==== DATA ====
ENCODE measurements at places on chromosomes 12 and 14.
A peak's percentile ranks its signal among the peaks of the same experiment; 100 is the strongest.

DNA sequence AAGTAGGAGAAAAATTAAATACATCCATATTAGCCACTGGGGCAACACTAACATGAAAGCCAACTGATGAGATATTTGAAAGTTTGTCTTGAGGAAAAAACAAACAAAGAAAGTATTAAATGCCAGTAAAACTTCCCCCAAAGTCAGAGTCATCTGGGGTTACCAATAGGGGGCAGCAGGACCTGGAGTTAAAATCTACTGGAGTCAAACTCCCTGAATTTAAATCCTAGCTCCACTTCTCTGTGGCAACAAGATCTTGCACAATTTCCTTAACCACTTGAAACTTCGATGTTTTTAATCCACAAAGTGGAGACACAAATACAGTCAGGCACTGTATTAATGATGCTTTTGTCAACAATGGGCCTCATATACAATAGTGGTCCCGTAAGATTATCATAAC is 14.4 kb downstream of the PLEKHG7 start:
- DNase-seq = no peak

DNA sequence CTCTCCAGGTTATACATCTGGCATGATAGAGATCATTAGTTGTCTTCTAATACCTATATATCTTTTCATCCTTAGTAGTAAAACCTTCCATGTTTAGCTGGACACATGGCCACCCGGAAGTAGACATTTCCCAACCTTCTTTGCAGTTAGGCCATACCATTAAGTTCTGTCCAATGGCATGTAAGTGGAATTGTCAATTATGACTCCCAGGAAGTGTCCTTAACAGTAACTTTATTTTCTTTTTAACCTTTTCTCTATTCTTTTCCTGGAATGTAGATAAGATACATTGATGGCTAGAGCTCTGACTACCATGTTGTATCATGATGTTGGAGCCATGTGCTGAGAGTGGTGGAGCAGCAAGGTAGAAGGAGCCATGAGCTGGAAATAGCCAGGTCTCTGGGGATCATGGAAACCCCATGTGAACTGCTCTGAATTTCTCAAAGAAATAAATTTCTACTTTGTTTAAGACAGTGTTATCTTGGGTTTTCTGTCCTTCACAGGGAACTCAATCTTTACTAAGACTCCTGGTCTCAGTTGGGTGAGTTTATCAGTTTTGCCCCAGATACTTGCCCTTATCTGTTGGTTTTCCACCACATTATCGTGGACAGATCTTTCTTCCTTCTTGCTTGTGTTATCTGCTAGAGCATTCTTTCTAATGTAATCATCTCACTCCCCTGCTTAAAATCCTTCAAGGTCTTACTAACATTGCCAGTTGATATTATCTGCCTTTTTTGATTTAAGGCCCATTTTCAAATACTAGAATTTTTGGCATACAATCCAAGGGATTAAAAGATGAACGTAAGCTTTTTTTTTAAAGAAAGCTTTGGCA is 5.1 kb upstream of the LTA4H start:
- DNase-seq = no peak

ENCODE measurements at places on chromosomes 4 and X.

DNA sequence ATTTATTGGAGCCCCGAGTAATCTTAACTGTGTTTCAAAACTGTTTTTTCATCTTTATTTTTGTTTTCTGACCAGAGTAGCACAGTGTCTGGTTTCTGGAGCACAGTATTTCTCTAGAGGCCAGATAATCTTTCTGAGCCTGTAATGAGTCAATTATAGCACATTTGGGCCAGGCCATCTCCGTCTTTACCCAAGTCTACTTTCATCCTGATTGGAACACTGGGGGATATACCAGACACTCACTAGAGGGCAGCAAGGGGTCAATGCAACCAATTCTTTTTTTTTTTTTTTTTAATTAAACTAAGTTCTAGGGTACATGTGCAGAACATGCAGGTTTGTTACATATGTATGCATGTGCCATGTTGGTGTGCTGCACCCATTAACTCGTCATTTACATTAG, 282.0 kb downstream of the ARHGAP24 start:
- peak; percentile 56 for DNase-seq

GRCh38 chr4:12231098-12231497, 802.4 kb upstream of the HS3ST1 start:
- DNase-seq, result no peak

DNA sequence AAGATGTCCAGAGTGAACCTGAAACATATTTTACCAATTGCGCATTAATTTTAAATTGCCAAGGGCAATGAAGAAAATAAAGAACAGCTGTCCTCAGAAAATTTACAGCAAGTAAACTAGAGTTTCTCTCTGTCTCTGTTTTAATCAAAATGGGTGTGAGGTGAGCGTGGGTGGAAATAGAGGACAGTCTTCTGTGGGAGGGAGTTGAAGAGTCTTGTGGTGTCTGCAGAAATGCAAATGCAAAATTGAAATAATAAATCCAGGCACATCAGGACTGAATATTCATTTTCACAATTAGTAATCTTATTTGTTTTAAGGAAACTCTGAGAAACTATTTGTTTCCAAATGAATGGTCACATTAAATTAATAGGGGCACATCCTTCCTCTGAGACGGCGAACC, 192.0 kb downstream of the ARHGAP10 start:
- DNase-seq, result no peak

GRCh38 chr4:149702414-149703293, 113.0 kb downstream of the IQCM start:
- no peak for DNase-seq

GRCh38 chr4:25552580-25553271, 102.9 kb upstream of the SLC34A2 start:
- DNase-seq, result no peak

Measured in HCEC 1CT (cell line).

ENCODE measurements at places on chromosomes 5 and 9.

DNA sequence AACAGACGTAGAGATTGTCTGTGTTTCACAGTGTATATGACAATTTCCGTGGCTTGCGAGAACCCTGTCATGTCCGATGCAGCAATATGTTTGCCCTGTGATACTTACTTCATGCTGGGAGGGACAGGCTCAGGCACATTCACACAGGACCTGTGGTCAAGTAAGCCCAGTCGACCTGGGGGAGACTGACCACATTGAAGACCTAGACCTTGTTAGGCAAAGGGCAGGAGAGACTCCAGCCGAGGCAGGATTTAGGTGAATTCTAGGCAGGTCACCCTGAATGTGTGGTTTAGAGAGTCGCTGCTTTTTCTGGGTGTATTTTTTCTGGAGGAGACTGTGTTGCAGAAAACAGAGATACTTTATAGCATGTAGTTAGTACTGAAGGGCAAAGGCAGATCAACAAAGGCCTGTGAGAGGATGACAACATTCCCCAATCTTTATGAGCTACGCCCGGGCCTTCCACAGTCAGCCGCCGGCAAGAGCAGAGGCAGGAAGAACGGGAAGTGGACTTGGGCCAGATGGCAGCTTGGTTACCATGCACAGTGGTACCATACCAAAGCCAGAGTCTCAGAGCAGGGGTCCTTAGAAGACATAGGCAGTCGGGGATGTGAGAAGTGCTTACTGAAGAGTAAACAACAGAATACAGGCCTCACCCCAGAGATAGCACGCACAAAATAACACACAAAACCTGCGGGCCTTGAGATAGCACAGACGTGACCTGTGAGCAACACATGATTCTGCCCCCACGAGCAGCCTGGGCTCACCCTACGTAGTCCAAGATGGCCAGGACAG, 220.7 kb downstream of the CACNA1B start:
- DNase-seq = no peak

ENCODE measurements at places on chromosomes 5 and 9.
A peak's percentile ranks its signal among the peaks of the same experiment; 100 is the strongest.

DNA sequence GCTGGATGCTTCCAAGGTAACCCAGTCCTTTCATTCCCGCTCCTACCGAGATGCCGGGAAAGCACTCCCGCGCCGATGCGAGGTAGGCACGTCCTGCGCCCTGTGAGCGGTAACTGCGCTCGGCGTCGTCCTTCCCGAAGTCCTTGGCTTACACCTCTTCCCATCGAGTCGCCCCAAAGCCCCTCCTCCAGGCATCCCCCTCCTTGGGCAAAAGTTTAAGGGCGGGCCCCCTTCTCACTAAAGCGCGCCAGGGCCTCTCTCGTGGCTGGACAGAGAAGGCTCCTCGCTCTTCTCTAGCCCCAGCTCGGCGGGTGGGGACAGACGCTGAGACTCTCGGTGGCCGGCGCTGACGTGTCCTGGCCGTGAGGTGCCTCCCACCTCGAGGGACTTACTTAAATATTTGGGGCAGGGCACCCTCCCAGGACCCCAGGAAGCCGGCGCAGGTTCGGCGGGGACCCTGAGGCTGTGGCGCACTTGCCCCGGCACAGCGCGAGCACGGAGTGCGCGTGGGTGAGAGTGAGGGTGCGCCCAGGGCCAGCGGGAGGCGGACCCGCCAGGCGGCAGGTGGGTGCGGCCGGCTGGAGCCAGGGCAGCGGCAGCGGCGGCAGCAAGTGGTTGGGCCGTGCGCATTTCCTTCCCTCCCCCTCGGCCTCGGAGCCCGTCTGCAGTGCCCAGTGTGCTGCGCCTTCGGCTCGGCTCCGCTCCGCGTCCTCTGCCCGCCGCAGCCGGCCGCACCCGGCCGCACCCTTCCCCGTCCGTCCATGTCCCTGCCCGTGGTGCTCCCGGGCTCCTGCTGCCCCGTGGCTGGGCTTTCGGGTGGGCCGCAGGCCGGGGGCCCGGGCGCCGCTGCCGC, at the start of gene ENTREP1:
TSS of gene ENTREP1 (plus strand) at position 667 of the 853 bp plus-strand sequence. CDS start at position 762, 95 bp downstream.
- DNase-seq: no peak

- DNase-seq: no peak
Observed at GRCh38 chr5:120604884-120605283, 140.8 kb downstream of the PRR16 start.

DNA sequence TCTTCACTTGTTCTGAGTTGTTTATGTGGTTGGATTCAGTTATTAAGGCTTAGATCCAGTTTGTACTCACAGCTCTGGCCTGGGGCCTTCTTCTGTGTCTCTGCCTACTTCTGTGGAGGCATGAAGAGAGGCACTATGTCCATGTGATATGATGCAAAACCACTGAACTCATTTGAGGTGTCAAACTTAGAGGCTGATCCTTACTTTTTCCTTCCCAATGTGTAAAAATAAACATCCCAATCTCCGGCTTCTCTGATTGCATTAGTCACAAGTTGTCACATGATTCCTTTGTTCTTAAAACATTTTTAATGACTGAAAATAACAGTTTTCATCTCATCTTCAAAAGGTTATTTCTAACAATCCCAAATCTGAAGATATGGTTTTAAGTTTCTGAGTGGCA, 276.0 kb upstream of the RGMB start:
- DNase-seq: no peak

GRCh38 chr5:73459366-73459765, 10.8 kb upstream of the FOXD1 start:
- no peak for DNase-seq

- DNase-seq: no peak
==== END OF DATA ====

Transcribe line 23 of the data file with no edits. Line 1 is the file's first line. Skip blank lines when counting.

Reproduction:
A peak's percentile ranks its signal among the peaks of the same experiment; 100 is the strongest.